The first ever EIP, published a month after the repository appeared, fell into the Standards Track category and was advanced by Vitalik. EIP-2: Homestead Hard-fork Changes proposed, among other things, that the gas cost for creating contracts via transactions be increased from 21,000 to 53,000. Since then, hundreds of EIPs have been published, debated and implemented with some later withdrawn.
Although anyone can theoretically propose an EIP, the technical bar is quite high. Once uploaded to Github, EIPs are scrutinized by community members who decide whether they are to be implemented in a future upgrade.
All EIPs — including those currently being reviewed — are available to view online. Without further ado then, let’s take a look at some of the biggest EIPs to be written so far.
EIP-20: Token Standard
ERC-20 introduced a monumental blueprint for creating and issuing smart contracts on Ethereum, and when published in November of 2015, the network was less than five months old.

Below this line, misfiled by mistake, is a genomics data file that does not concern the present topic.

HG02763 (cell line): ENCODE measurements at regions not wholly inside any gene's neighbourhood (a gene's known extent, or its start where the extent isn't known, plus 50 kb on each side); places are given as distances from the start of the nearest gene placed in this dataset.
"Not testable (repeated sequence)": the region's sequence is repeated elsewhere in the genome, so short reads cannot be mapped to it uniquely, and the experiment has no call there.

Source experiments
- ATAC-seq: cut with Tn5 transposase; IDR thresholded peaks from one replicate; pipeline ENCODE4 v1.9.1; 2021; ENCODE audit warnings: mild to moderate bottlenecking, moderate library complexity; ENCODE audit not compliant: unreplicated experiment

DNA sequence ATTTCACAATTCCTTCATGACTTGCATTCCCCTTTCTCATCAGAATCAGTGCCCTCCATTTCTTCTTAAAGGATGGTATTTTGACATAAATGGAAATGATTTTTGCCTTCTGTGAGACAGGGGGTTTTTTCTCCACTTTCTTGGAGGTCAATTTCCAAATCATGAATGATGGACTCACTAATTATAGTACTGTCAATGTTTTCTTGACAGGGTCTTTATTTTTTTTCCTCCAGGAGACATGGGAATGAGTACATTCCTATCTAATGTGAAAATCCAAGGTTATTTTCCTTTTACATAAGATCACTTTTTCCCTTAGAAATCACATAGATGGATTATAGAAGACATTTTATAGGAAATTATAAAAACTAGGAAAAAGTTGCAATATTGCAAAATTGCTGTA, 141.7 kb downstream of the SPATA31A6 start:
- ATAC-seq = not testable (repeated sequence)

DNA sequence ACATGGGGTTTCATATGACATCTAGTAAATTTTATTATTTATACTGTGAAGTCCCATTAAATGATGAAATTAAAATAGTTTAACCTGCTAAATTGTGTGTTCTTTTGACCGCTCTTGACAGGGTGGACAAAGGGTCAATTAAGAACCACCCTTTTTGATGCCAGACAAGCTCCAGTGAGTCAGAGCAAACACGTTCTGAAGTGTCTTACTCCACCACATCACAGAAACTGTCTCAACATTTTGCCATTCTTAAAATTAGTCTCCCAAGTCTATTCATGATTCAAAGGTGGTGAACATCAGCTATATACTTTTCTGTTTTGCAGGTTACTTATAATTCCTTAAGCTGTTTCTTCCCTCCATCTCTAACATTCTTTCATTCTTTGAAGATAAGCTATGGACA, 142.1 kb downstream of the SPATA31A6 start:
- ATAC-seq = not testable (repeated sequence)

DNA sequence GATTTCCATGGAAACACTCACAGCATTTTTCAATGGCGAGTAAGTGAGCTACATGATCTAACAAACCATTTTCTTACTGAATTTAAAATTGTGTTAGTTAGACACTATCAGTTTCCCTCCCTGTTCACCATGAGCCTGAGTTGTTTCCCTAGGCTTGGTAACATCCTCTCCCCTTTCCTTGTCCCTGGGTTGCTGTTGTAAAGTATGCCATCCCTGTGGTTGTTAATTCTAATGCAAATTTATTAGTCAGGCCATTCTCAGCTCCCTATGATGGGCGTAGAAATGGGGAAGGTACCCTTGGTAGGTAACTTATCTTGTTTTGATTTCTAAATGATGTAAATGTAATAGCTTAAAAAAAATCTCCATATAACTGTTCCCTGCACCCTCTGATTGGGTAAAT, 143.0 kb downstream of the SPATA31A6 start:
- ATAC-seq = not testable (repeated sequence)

Proposed by Vitalik and LUKSO founder Fabian Vogelsteller, EIP-20 provided the basic functionality needed to “transfer tokens, as well as allow tokens to be approved so they can be spent by another on-chain third party.”
While many alternative token standards have emerged in the intervening years, the ERC-20 template underpins the majority of tokens currently in circulation, as well as the market’s most-used stablecoins Tether (USDT) and USD Coin (USDC). Making EIP-20 one of the most important upgrades in the blockchain’s history.
EIP-721: Non-Fungible Token Standard